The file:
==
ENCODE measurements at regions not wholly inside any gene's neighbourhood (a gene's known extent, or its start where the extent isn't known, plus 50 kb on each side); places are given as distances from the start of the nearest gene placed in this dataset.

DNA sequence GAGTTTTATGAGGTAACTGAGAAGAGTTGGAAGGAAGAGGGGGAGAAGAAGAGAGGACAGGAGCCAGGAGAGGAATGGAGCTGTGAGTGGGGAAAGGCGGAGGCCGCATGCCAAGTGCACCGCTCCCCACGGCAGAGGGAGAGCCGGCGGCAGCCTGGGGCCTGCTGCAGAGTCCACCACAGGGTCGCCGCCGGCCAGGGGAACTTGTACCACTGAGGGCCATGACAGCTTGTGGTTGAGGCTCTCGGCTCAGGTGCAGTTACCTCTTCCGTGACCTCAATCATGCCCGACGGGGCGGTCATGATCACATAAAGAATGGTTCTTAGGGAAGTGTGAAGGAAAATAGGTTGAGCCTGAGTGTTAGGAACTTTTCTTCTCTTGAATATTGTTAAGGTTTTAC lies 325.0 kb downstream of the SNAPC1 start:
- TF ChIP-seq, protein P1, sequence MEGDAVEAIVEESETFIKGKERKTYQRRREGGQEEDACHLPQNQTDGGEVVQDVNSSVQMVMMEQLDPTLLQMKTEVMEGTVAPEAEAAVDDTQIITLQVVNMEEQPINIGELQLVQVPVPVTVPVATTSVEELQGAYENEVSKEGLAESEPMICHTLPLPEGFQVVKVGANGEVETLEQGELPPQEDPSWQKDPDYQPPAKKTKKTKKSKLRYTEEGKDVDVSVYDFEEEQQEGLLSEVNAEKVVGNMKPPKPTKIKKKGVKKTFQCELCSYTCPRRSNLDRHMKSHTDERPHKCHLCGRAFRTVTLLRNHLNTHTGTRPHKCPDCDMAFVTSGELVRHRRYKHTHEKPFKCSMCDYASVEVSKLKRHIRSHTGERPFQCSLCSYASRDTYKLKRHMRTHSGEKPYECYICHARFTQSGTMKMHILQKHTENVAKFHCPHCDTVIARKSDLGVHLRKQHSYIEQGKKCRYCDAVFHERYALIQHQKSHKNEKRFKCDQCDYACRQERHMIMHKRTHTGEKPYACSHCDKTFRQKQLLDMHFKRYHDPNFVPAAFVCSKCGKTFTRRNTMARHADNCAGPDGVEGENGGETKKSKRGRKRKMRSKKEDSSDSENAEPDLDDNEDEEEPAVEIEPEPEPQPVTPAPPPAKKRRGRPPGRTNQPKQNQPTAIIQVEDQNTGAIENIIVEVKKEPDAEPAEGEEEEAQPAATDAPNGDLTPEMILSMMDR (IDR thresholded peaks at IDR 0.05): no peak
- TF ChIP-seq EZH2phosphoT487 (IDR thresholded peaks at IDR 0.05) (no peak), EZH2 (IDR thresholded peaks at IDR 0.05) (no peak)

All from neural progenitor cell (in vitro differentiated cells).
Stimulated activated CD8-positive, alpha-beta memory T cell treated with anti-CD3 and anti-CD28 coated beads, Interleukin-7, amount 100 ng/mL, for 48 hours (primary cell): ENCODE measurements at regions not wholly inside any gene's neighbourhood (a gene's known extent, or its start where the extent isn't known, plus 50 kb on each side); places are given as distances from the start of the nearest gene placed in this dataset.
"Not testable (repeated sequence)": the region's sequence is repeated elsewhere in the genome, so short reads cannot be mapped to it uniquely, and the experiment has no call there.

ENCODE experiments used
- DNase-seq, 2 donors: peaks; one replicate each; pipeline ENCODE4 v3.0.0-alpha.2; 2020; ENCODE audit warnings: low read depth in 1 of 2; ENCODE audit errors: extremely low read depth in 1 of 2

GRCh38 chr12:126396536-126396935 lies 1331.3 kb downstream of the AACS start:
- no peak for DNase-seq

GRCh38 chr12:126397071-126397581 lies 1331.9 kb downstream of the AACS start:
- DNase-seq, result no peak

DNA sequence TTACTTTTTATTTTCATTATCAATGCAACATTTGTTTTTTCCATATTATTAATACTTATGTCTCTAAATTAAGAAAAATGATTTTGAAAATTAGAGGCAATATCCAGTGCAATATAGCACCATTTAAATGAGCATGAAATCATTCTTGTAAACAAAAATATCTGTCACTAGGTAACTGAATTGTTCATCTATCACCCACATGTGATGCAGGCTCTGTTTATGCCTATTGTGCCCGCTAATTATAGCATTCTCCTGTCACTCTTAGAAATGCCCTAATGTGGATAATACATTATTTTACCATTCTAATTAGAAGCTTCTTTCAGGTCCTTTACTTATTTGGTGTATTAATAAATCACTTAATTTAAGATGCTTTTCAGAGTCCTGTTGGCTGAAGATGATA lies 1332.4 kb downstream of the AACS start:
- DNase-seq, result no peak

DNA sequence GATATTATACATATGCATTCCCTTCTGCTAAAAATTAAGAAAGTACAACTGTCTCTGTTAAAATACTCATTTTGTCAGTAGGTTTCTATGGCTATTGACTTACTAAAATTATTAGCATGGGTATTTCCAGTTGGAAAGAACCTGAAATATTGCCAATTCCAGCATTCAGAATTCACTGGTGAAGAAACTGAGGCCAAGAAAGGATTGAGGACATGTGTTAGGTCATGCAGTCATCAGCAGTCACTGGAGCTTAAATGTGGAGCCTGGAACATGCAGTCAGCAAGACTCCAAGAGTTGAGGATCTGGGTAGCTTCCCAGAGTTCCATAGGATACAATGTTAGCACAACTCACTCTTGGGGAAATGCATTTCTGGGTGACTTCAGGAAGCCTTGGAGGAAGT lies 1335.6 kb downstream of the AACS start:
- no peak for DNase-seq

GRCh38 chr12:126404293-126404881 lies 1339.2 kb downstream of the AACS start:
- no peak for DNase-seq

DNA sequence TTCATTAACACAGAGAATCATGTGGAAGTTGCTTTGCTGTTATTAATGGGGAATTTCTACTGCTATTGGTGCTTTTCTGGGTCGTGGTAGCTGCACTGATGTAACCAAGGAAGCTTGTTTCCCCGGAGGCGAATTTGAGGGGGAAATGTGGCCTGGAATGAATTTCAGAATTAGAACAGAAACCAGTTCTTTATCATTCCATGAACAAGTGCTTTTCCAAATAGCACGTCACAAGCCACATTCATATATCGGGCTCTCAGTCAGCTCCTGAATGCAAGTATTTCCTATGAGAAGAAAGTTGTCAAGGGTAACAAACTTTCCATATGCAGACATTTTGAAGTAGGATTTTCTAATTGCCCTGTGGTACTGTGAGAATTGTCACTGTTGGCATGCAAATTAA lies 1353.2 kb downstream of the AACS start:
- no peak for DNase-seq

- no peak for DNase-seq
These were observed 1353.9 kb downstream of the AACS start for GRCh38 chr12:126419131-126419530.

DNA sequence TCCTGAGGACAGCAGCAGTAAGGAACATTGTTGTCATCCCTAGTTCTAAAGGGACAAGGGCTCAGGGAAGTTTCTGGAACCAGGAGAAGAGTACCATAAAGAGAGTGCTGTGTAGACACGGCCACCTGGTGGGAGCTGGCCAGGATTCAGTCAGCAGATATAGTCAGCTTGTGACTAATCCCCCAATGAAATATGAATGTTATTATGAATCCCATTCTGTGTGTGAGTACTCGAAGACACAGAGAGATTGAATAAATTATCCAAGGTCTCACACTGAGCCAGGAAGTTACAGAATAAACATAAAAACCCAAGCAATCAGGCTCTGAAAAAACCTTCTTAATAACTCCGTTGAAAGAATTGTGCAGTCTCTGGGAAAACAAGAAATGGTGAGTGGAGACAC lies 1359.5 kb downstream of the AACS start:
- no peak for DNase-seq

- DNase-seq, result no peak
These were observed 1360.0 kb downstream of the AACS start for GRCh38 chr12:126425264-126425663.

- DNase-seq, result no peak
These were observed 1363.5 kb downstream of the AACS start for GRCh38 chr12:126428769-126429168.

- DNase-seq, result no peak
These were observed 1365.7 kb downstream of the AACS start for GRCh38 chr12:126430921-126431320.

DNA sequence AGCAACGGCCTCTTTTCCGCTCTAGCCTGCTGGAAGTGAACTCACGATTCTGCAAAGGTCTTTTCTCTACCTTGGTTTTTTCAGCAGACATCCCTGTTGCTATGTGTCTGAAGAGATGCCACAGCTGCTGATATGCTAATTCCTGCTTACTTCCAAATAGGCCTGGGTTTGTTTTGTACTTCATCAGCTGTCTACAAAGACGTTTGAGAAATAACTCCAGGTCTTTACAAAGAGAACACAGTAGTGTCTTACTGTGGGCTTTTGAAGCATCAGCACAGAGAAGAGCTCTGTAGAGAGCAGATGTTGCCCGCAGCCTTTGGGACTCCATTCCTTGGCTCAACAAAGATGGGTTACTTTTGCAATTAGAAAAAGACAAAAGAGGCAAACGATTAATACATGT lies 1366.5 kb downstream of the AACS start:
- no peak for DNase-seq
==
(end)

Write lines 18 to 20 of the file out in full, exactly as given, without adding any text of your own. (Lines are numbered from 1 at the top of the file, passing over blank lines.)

GRCh38 chr12:126404293-126404881 lies 1339.2 kb downstream of the AACS start:
- no peak for DNase-seq

DNA sequence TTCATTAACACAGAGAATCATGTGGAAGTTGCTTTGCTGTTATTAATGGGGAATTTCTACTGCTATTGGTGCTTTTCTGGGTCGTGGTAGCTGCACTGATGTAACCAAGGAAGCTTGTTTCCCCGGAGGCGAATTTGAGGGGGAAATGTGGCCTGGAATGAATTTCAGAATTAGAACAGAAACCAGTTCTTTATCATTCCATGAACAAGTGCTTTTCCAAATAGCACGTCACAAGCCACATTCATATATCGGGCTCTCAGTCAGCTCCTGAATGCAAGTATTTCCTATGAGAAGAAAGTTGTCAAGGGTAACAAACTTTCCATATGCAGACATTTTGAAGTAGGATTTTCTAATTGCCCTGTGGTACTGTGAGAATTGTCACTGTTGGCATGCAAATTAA lies 1353.2 kb downstream of the AACS start: